Elderly people with cataracts are more likely to suffer from depression, a new study has found. Published in the December edition of Optometry and Vision Science, the research was conducted by Haifang Wang, MSc, of Soochow University, Suzhou, China, along with a number of colleagues.
It made the link independently of other factors and discovered that older adults with the lowest educational background were the worst affected. Age-related cataracts are the primary cause of impaired vision worldwide and are only expected to increase as more people live onto older ages.
As depression is also common in the elderly, the study was undertaken to see if there is a link between the two conditions. It looked at older Chinese adults and provided evidence that there is an association between cataracts and depression in this demographic.
The researchers wrote: "Our study sheds further light on the complex relationship between aging, vision loss, cataract, and depression and suggests that there may be a role for cataract surgery in improving mental health in the elderly."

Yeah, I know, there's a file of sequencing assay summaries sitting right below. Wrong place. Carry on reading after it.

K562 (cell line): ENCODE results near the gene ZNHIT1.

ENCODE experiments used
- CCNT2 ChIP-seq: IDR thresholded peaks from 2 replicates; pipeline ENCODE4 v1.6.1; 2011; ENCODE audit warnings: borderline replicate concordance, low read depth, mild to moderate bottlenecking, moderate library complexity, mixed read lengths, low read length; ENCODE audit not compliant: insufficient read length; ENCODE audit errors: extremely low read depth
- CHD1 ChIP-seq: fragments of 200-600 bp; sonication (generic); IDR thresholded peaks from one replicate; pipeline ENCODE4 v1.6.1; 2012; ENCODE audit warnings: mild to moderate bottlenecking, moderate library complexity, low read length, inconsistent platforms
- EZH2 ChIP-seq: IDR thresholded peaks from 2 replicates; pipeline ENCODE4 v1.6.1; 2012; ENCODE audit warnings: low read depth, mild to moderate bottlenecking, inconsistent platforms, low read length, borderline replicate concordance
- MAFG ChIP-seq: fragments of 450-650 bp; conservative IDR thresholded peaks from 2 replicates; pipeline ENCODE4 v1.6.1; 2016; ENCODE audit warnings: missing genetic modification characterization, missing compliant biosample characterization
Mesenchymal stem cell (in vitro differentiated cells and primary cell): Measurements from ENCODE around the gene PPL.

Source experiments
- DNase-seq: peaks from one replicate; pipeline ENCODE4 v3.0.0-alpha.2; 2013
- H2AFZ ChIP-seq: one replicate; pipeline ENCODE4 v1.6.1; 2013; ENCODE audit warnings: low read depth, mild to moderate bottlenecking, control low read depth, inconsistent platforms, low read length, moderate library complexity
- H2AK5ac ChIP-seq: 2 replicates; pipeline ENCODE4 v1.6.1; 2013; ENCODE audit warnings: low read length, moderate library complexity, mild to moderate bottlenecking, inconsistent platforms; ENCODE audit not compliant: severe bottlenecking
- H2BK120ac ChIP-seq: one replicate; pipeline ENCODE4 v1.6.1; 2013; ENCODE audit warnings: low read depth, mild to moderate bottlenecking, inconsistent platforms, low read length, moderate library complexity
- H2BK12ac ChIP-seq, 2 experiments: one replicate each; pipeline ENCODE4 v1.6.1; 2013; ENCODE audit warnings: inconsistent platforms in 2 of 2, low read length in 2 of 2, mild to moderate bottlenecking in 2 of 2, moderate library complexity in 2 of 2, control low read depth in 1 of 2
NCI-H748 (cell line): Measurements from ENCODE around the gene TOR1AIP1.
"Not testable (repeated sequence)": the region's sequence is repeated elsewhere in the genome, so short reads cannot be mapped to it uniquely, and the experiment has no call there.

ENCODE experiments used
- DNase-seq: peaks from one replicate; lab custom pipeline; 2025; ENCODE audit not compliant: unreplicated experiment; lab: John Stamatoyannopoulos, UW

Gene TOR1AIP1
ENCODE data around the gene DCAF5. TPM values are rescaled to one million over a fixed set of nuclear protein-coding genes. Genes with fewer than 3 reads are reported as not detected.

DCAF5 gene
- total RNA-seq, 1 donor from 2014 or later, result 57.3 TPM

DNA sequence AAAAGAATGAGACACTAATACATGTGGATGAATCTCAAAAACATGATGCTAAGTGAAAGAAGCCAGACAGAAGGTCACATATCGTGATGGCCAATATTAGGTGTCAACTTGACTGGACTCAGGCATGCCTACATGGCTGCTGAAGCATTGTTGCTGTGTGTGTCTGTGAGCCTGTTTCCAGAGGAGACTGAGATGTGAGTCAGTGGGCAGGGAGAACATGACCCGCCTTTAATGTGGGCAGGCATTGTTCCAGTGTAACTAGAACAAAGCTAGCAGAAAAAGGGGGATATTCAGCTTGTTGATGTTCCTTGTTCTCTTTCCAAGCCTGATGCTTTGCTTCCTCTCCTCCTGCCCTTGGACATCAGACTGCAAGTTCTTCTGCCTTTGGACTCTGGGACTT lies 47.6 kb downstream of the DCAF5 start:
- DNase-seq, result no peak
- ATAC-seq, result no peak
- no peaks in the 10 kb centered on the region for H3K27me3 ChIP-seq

Approximately 4,600 people over the age of 60 in a Chinese town completed a questionnaire to participate in the community survey study. They were also given a clinical eye examination to establish whether they had cataracts and if so, how severe they were.
Excluding those who had surgery for the condition in the past, 49 per cent of participants had cataracts, which cloud the lens, in at least one of their eyes. Depressive symptoms were reported in eight per cent of subjects, but more common in women and the oldest members of the group.
Analysing the information gathered found that depression was 33 per cent more likely if a person had cataracts. Interestingly, symptoms were similar whether the cataracts were in just one eye or both, meaning an operation to have them corrected could greatly improve the mental health of many elderly people.
Michael Twa, OD, PhD, FAAO, editor-in-chief of Optometry and Vision Science, said: "These results suggest that optometrists and vision care professionals should think beyond the direct effects of cataracts on visual impairment. We should also consider the broader impact that vision loss may have on mental health and well-being.
"As a next step, it would be important to know if the associated depression in older adults is reversible following the restoration of vision after cataract surgery."